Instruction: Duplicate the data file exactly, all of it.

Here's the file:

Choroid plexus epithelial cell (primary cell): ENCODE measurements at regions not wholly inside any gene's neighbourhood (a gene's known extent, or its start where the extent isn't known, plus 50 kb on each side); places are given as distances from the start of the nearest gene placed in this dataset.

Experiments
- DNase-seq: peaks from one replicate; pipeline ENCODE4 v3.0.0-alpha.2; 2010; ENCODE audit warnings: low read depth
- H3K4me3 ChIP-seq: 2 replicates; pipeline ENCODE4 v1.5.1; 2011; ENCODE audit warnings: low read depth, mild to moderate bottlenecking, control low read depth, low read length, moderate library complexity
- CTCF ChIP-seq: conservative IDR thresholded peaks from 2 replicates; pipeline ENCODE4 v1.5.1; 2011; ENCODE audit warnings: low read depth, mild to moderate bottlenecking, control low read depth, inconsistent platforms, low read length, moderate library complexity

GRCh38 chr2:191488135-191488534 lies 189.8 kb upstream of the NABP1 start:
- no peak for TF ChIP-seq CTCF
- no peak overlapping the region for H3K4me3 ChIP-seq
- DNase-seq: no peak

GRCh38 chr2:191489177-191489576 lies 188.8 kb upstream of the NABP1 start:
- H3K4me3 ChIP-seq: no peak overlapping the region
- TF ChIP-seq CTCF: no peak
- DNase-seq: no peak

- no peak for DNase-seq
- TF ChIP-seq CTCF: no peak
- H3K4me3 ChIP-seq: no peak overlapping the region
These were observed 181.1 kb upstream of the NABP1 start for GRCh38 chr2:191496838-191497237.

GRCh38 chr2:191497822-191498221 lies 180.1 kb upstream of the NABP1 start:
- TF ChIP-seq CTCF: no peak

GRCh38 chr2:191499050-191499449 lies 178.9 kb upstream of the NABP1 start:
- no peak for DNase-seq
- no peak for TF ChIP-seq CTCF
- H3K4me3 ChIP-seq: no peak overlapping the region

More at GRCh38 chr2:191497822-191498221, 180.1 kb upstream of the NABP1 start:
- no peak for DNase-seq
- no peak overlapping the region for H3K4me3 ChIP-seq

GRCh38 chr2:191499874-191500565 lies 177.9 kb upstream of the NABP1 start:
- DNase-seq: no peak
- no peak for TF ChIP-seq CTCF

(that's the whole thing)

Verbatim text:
Choroid plexus epithelial cell (primary cell): ENCODE measurements at regions not wholly inside any gene's neighbourhood (a gene's known extent, or its start where the extent isn't known, plus 50 kb on each side); places are given as distances from the start of the nearest gene placed in this dataset.

Experiments
- DNase-seq: peaks from one replicate; pipeline ENCODE4 v3.0.0-alpha.2; 2010; ENCODE audit warnings: low read depth
- H3K4me3 ChIP-seq: 2 replicates; pipeline ENCODE4 v1.5.1; 2011; ENCODE audit warnings: low read depth, mild to moderate bottlenecking, control low read depth, low read length, moderate library complexity
- CTCF ChIP-seq: conservative IDR thresholded peaks from 2 replicates; pipeline ENCODE4 v1.5.1; 2011; ENCODE audit warnings: low read depth, mild to moderate bottlenecking, control low read depth, inconsistent platforms, low read length, moderate library complexity

GRCh38 chr2:191488135-191488534 lies 189.8 kb upstream of the NABP1 start:
- no peak for TF ChIP-seq CTCF
- no peak overlapping the region for H3K4me3 ChIP-seq
- DNase-seq: no peak

GRCh38 chr2:191489177-191489576 lies 188.8 kb upstream of the NABP1 start:
- H3K4me3 ChIP-seq: no peak overlapping the region
- TF ChIP-seq CTCF: no peak
- DNase-seq: no peak

- no peak for DNase-seq
- TF ChIP-seq CTCF: no peak
- H3K4me3 ChIP-seq: no peak overlapping the region
These were observed 181.1 kb upstream of the NABP1 start for GRCh38 chr2:191496838-191497237.

GRCh38 chr2:191497822-191498221 lies 180.1 kb upstream of the NABP1 start:
- TF ChIP-seq CTCF: no peak

GRCh38 chr2:191499050-191499449 lies 178.9 kb upstream of the NABP1 start:
- no peak for DNase-seq
- no peak for TF ChIP-seq CTCF
- H3K4me3 ChIP-seq: no peak overlapping the region

More at GRCh38 chr2:191497822-191498221, 180.1 kb upstream of the NABP1 start:
- no peak for DNase-seq
- no peak overlapping the region for H3K4me3 ChIP-seq

GRCh38 chr2:191499874-191500565 lies 177.9 kb upstream of the NABP1 start:
- DNase-seq: no peak
- no peak for TF ChIP-seq CTCF